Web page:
Snorkeling Safety Tips: Snorkeling with Stingrays






photo used under Creative Commons from
Tom Hannigan
Steve Irwin's tragic death while snorkeling with a camera crew off Port Douglas, Australia, brings up many safe snorkeling questions for those of us who love exploring the marine landscapes. Somehow, it would have been less shocking if he had been scuba diving, considering the increased risks associated with deep sea explorations. Snorkeling is not exactly an extreme or dangerous sport. Add to that the fact that the stingray enjoys a great reputation for it's gentleness and approachability.

Worldwide, there are only 17 fatal stingray attacks on record. Most injuries occur when the ray is accidentally stepped on; stingrays cover themselves with sand for camouflage when resting or hiding from predators. Most frequently, it's the hand, arm or leg of a diver or fisherman that becomes injured as the ray, in a defensive move, arches it's tail toward the intruder. The myriad of snorkeling adventures I've researched have all been safe snorkeling accounts, void of stingray attacks or, for that matter, any threats of real danger. Fishermen are more likely to have bad experiences with the beautiful creatures.

Stingray injuries are quite painful and require good pain management as well as antibiotics and a tetanus update. Though the injuries are not considered dangerous, if you do get stung, you need to seek immediate medical attention. It is rare that the powerful spine penetrates a person's abdomen or chest. Steve Irwin's death, caused by the venomous barb piercing his heart, is extremely rare; it was a horrible, fluke accident.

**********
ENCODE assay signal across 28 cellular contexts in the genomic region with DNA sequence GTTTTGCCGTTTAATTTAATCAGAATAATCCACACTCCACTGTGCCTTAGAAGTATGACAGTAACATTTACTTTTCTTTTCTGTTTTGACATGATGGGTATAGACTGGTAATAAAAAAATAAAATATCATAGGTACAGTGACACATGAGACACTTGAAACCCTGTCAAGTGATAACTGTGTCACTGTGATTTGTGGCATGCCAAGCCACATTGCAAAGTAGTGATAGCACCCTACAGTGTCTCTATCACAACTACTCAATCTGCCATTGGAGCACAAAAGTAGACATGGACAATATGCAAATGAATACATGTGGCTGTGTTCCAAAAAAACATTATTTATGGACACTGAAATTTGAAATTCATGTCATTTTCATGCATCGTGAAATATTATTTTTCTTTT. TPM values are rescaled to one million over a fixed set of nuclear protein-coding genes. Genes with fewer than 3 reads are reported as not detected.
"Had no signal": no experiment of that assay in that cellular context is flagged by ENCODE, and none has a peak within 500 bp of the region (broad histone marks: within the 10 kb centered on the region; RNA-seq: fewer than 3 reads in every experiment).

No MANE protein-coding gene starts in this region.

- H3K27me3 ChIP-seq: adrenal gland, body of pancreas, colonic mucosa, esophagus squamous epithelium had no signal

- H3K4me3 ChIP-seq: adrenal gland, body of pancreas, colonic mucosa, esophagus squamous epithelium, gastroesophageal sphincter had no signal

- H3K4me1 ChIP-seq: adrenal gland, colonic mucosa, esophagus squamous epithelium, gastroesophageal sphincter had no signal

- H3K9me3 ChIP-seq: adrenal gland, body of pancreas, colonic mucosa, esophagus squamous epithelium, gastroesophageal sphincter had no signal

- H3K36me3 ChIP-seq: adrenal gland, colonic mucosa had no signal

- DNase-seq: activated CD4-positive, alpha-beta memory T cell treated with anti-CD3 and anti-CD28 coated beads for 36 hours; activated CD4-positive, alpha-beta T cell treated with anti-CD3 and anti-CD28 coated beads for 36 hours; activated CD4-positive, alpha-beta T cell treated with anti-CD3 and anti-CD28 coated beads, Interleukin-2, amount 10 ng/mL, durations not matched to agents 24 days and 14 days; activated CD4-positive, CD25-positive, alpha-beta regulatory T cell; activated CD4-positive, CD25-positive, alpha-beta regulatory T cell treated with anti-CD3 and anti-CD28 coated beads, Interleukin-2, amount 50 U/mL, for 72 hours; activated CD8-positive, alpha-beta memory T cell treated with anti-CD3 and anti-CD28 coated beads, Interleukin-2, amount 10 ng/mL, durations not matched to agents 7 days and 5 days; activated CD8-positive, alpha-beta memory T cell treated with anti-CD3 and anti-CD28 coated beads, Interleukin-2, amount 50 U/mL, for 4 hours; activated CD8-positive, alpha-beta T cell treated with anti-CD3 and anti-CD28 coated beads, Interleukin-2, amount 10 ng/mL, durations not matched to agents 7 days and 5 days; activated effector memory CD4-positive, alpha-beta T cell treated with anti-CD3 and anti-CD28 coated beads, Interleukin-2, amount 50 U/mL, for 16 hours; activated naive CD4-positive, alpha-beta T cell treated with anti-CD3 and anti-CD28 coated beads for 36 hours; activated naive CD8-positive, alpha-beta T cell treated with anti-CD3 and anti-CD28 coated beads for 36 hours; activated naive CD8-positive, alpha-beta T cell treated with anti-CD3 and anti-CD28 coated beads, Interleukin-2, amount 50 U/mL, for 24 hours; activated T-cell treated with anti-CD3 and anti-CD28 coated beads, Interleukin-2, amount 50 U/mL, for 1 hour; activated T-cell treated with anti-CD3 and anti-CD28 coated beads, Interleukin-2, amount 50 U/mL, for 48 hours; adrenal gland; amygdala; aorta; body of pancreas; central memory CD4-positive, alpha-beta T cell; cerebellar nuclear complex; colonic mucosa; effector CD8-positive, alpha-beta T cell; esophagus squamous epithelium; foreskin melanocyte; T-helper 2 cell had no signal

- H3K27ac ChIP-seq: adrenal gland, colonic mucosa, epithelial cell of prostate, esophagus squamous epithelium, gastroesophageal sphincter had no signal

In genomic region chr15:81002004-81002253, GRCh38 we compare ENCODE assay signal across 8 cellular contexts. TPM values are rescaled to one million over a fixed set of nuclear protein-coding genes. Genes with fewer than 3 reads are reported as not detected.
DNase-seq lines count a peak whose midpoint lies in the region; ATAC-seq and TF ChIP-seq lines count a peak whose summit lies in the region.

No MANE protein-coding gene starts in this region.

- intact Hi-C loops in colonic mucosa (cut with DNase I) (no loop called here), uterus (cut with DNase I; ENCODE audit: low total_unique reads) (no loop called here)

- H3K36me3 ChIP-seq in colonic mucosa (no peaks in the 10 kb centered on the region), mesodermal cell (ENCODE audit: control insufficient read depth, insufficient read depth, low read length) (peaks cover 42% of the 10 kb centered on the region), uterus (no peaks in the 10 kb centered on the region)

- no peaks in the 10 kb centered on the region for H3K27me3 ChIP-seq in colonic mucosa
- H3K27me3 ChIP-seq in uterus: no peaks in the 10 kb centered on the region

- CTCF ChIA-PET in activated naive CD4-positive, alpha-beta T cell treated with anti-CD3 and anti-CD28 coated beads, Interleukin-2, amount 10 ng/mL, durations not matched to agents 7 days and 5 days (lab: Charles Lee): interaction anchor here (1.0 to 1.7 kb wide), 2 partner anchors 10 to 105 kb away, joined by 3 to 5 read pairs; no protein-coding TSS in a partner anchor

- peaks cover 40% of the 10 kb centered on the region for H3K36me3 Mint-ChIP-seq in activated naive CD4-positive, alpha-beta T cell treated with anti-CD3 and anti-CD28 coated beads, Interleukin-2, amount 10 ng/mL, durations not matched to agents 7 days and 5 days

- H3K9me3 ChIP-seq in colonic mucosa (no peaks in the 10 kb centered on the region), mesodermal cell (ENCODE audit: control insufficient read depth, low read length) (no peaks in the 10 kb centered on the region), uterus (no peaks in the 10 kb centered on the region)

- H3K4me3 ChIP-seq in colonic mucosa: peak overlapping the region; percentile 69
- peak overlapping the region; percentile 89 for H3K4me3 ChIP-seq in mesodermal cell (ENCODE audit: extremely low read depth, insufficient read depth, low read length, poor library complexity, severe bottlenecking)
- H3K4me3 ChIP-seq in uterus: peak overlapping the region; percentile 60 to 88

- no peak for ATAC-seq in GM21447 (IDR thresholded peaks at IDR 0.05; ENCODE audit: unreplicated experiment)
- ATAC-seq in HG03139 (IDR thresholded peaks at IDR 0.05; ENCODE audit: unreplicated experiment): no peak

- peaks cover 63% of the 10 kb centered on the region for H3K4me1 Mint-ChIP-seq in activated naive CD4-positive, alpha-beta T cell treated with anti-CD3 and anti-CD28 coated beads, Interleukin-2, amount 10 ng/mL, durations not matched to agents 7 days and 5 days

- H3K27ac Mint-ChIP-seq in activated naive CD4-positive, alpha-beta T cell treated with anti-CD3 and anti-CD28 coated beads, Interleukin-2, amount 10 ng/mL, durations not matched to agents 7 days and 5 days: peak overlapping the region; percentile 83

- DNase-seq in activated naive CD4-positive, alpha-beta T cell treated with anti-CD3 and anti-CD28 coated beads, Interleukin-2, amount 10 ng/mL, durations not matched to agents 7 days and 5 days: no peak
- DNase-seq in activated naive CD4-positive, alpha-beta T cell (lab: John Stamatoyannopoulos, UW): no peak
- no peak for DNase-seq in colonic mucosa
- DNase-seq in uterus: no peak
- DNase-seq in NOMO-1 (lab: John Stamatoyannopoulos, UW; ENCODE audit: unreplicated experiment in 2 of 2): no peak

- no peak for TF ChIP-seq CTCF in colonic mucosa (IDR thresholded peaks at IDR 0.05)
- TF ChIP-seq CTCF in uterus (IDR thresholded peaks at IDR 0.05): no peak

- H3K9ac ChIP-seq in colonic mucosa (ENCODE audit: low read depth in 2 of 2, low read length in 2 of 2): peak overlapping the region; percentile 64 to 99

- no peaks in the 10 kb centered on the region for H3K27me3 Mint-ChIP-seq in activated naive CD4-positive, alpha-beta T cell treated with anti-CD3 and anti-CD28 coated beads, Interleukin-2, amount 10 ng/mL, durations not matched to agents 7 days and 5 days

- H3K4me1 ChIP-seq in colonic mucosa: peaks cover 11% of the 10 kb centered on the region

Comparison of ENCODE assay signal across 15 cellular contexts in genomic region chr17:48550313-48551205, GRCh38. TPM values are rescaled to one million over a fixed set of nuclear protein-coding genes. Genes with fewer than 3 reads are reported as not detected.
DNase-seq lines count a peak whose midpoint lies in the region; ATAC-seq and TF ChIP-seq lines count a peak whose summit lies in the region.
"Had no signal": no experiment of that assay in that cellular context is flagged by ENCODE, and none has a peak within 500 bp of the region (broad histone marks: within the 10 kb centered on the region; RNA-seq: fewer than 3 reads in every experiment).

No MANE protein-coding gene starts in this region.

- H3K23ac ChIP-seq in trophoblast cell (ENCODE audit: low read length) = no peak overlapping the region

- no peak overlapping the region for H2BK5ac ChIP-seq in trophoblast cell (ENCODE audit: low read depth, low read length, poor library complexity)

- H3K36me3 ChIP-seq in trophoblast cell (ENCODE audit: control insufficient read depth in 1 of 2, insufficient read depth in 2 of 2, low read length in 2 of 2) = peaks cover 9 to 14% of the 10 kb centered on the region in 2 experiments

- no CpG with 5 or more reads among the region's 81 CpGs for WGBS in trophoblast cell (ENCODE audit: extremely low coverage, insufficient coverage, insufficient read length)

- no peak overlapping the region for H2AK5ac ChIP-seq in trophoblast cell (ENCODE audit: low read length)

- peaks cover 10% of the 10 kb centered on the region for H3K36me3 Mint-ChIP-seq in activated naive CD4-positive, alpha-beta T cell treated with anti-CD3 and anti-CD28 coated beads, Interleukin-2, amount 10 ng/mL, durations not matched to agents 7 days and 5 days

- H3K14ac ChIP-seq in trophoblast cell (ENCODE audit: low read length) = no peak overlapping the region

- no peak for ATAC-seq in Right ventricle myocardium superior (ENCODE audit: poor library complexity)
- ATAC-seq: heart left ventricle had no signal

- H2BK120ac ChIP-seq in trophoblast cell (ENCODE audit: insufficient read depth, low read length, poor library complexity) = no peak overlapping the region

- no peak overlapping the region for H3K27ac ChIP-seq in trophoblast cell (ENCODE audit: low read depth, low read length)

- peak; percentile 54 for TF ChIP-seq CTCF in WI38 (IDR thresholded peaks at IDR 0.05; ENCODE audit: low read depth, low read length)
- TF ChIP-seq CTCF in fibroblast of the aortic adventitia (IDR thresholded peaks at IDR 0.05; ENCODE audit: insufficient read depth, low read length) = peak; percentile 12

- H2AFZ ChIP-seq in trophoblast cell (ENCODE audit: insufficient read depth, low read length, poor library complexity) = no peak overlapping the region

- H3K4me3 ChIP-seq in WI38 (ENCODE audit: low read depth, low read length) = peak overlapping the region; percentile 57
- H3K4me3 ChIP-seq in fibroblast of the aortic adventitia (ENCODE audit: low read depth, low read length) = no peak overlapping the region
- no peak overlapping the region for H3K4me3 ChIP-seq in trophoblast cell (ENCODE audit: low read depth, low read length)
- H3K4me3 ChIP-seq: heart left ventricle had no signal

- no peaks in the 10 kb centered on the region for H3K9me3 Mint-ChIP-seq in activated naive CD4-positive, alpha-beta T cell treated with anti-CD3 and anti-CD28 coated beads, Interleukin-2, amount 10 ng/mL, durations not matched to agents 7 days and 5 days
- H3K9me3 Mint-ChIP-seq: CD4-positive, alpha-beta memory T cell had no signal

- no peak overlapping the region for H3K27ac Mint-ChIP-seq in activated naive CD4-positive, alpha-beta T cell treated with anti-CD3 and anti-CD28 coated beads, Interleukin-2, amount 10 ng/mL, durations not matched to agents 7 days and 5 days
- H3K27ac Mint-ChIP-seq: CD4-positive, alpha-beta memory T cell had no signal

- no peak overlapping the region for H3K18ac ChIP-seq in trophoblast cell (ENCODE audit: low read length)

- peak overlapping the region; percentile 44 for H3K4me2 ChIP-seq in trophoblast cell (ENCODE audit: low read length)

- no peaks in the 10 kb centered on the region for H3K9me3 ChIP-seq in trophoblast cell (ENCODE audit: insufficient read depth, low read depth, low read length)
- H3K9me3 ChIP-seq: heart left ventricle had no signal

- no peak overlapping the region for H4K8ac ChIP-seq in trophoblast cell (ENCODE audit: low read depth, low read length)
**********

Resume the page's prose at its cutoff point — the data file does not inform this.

Stingrays are well-known for their gentle, docile demeanor. They do not retaliate or attack humans. Even when its wings are stepped on, the stingray usually flutters away. Fishermen report the fluttering sensation under their feet, sometimes thinking they've stepped on a flounder. Even when hit and prodded with objects, stingrays are more likely to run away than defensively attack. We must not take their good nature for granted though. Even the smallest stingrays have the ability to do serious damage with their barbs.

Though some say you can have a safe snorkeling experience appreciating these graceful beauties up close, a good rule of thumb may be to avoid them while snorkeling or scuba diving. Shuffling your feet as you enter or exit the water stirs up the sand and will help you avoid unintentionally stepping on one. The places you'll find these docile creatures include areas where the bottom is sandy and the water is shallow, where sea grass grows, or near reefs and in lagoons.

If you are intent on experiencing stingrays first hand, holding and petting one (something they love), and feeling its velvety soft texture, you need to go on a stingray tour! A number of companies in the Grand Cayman operate safe snorkeling tours to Stingray City, a place in the Caribbean where stingrays gather, Actually, more than thirty stingrays call this warm, clear, aquatic paradise 'home.' The rays here are gentle and easy to play with, having become partially domesticated by the humans who love to hand-feed them.

Did you know?

Stingrays are members of the shark family and can give you a hickey if they try to suck on you.

Steve Irwin's deeply intuitive sense of animals and their behaviors gave him the ability to do things most of us will never do. As I look at the outrageous adventure of his life, the things I want to adopt are his zest, his verve, and his kindness and sensitivity to life around him. It's a piece we all need to develop as we explore the things that interest us. The world's coral reefs have been wounded, in some cases desiccated, by the careless, self-serving attitudes of explorers out for a good time. Would that each of us would take a page from Irwin's book when it comes to honoring and protecting our environment.

As always, we wish you safe snorkeling adventures as you travel the globe!

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